Verity Studios, which took precision drone swarm technology from ETH Zurich and turned it into a spectacular live event display system, has announced a round of Series A funding totaling US $18 million from Fontinalis Partners, Airbus Ventures, Sony Innovation Fund, and Kitty Hawk. This is a lot of money for a company that most people may not know exists even if they view a Verity-powered drone show firsthand, but that's part of what makes Verity special: Everything they do is reliable, seamless, and safe, leading to experiences that have a truly mesmerizing effect. The reason we follow companies like Verity so closely, and the reason why we're happy when they get funded, is because they've managed to transition some fairly amazing robotics research into a successful business, which is a very difficult thing to do. The kinds of things that make Verity special come from over a decade of work at the Flying Machine Arena at ETH Zurich, led by Professor Raffaello D'Andrea, a lot of which we've covered in the past. For example, Verity's drones are fully redundant, able to recover from "a failed battery, a failed motor, a failed connector, a failed propeller, a failed sensor, or a failure of any other component ... through the duplication of critical components and the use of proprietary algorithms, which enable safe emergency responses to component failures."
Intel announced today that it is forming a strategic research alliance to take artificial intelligence to the next level. Autonomous systems don't have good enough ways to respond to the uncertainties of the real world, and they don't have a good enough way to understand how the uncertainties of their sensors should factor into the decisions they need to make. According to Intel CTO Mike Mayberry the answer is "probabilistic computing", which he says could be AI's next wave. IEEE Spectrum: What motivated this new research thrust? Mike Mayberry: We're trying to figure out what the next wave of AI is.
We knew that Masayoshi Son, founder and CEO of telecom giant SoftBank, loved robots. Now the Japanese billionaire is about to significantly expand his collection. Minutes ago, SoftBank announced that it will be acquiring Boston Dynamics and Schaft for an undisclosed sum, in order to "collaborate in advancing the development of smart robotics technologies." Boston Dynamics and Schaft were two of the nine robot companies that Google acquired in 2013 to form the core of its robotics division, headed by Android founder Andy Rubin. As far as anyone could tell, not much happened after all those companies became part of Google, and not much continued to happen through 2016, much to the frustration of roboticists everywhere.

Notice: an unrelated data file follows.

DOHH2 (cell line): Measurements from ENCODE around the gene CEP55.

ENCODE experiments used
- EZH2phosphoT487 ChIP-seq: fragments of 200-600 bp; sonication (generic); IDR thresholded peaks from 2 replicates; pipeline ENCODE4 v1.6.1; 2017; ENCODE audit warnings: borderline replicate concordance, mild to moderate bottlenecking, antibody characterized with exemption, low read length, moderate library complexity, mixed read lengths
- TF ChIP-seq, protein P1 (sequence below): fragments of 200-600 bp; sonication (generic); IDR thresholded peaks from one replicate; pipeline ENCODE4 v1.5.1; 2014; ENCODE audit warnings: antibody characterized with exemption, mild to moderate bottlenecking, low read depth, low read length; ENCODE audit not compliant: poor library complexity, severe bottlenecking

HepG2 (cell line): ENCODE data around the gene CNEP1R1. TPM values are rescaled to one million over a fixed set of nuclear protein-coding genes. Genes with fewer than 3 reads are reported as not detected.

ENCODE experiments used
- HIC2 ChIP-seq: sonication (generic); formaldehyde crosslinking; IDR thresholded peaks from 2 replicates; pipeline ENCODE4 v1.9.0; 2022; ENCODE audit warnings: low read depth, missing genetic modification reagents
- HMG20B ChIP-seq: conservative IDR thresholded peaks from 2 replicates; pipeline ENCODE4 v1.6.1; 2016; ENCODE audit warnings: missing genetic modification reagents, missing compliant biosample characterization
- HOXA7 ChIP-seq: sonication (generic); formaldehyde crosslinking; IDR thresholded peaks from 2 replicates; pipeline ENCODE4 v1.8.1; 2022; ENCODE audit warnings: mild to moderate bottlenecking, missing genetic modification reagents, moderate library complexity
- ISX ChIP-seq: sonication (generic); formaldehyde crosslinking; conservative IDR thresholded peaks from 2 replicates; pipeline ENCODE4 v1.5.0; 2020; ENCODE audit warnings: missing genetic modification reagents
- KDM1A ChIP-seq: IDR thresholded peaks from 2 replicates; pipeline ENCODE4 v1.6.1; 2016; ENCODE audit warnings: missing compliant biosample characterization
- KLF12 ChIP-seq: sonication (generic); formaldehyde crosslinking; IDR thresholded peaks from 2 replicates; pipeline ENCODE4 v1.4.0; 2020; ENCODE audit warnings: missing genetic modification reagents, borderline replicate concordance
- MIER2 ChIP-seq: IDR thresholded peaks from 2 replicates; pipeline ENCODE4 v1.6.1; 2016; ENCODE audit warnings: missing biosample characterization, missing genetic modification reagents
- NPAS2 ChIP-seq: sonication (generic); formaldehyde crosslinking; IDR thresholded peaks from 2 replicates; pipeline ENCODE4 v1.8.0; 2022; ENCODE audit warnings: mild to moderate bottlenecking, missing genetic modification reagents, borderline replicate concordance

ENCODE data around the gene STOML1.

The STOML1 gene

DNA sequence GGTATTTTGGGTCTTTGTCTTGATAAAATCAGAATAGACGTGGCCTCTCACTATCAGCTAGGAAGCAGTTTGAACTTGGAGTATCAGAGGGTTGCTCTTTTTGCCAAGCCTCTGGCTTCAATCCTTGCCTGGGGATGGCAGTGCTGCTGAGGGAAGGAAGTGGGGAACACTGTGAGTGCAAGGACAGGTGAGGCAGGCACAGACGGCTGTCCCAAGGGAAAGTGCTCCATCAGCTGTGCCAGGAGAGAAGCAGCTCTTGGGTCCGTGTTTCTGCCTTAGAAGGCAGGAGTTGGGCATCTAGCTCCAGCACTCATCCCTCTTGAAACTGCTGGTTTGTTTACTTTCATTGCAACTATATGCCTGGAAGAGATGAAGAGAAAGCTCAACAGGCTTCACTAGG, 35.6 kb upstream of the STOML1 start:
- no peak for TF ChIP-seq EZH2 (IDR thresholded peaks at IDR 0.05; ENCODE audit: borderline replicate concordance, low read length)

Whether or not it's a realistic or practical or good idea, urban commercial drone delivery is grinding remorselessly toward a thing that is going to happen. For many companies, "grind" is the right word, especially if they're trying to do research and development in the United States, where regulations tend to be overly cumbersome and inflexible. To help move things along a bit, Amazon has decided to take its next phase of delivery drone testing to the United Kingdom. Here's the stuff worth caring about from the press release, which amounts to about a third of the press release. In other words, it's relatively informative, as press releases go: Amazon has today announced a partnership with the UK Government to explore the steps needed to make the delivery of parcels by small drones a reality, allowing Amazon to trial new methods of testing its delivery systems.
This week, Google's Verily (formerly Google Life Sciences) and Ethicon, a Johnson & Johnson medical device company, announced the formation of a startup called Verb. "In the coming years, Verb aims to develop a comprehensive surgical solutions platform that will incorporate leading-edge robotic capabilities and best-in-class medical device technology for operating room professionals." But seriously, that's not much to go on, so let's see what we can piece together from the press releases put out from the various companies involved. It's Taurus, from SRI Robotics, which (according to a press release) "is licensing next-generation robotics technology to Verb Surgical that we believe will impact both the open and minimally invasive surgery markets and ultimately make the benefits of robotic surgery accessible to more patients around the world." While Taurus, originally designed as a bomb-disposal robot, is very much not a surgical robot in its current implementation, it represents several technologies that are very valuable in a surgical context: highly dexterous small manipulators and an advanced teleoperation system with haptic feedback.